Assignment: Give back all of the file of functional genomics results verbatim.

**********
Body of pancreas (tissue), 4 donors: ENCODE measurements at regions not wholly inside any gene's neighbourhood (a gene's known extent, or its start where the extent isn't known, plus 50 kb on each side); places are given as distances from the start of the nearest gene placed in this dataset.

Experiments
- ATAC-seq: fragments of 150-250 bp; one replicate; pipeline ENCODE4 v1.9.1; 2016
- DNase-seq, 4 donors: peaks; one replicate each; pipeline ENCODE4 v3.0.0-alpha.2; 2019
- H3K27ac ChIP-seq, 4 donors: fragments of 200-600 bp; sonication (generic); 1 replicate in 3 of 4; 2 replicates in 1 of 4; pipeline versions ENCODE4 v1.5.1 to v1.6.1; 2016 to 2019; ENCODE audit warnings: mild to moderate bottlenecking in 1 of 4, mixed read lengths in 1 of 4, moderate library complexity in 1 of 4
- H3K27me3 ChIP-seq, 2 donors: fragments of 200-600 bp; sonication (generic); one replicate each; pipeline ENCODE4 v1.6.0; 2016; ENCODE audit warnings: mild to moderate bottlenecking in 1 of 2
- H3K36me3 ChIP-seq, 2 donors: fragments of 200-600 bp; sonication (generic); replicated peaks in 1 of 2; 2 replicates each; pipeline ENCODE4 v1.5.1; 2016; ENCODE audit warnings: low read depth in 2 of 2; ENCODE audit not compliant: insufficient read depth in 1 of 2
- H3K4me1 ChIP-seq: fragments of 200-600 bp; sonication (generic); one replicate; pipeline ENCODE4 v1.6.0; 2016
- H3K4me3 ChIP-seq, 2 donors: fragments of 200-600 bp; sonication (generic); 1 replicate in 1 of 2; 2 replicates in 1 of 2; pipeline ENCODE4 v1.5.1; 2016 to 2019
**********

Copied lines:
Body of pancreas (tissue), 4 donors: ENCODE measurements at regions not wholly inside any gene's neighbourhood (a gene's known extent, or its start where the extent isn't known, plus 50 kb on each side); places are given as distances from the start of the nearest gene placed in this dataset.

Experiments
- ATAC-seq: fragments of 150-250 bp; one replicate; pipeline ENCODE4 v1.9.1; 2016
- DNase-seq, 4 donors: peaks; one replicate each; pipeline ENCODE4 v3.0.0-alpha.2; 2019
- H3K27ac ChIP-seq, 4 donors: fragments of 200-600 bp; sonication (generic); 1 replicate in 3 of 4; 2 replicates in 1 of 4; pipeline versions ENCODE4 v1.5.1 to v1.6.1; 2016 to 2019; ENCODE audit warnings: mild to moderate bottlenecking in 1 of 4, mixed read lengths in 1 of 4, moderate library complexity in 1 of 4
- H3K27me3 ChIP-seq, 2 donors: fragments of 200-600 bp; sonication (generic); one replicate each; pipeline ENCODE4 v1.6.0; 2016; ENCODE audit warnings: mild to moderate bottlenecking in 1 of 2
- H3K36me3 ChIP-seq, 2 donors: fragments of 200-600 bp; sonication (generic); replicated peaks in 1 of 2; 2 replicates each; pipeline ENCODE4 v1.5.1; 2016; ENCODE audit warnings: low read depth in 2 of 2; ENCODE audit not compliant: insufficient read depth in 1 of 2
- H3K4me1 ChIP-seq: fragments of 200-600 bp; sonication (generic); one replicate; pipeline ENCODE4 v1.6.0; 2016
- H3K4me3 ChIP-seq, 2 donors: fragments of 200-600 bp; sonication (generic); 1 replicate in 1 of 2; 2 replicates in 1 of 2; pipeline ENCODE4 v1.5.1; 2016 to 2019